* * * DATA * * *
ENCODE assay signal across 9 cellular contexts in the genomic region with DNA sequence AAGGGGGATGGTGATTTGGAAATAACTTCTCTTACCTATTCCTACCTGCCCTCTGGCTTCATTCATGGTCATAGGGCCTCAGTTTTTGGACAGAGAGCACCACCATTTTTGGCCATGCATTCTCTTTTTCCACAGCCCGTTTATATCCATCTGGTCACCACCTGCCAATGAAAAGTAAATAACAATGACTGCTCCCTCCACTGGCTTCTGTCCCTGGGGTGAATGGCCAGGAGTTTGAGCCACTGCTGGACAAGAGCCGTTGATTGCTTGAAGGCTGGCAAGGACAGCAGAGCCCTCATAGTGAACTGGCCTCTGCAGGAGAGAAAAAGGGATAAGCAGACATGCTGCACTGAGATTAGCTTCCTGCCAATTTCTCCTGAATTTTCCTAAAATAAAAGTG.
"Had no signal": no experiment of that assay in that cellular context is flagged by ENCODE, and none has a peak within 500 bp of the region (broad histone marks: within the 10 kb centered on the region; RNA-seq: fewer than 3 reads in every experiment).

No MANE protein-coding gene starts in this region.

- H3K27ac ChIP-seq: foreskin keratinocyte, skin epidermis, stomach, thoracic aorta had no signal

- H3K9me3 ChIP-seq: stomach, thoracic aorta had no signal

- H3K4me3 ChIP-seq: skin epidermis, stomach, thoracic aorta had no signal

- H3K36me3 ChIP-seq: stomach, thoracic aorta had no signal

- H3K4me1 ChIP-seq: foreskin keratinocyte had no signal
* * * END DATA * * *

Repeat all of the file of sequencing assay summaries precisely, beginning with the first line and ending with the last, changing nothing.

ENCODE assay signal across 9 cellular contexts in the genomic region with DNA sequence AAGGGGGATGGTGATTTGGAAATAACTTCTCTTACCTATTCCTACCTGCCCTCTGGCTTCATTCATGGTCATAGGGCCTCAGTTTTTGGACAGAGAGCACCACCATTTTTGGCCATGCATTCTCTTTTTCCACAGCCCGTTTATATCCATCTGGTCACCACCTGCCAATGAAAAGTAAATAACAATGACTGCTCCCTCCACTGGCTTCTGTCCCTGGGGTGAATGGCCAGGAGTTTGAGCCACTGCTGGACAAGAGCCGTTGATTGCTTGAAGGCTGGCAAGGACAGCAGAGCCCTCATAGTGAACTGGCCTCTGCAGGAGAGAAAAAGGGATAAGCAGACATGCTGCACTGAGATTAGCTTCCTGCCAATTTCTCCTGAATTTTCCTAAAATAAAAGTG.
"Had no signal": no experiment of that assay in that cellular context is flagged by ENCODE, and none has a peak within 500 bp of the region (broad histone marks: within the 10 kb centered on the region; RNA-seq: fewer than 3 reads in every experiment).

No MANE protein-coding gene starts in this region.

- H3K27ac ChIP-seq: foreskin keratinocyte, skin epidermis, stomach, thoracic aorta had no signal

- H3K9me3 ChIP-seq: stomach, thoracic aorta had no signal

- H3K4me3 ChIP-seq: skin epidermis, stomach, thoracic aorta had no signal

- H3K36me3 ChIP-seq: stomach, thoracic aorta had no signal

- H3K4me1 ChIP-seq: foreskin keratinocyte had no signal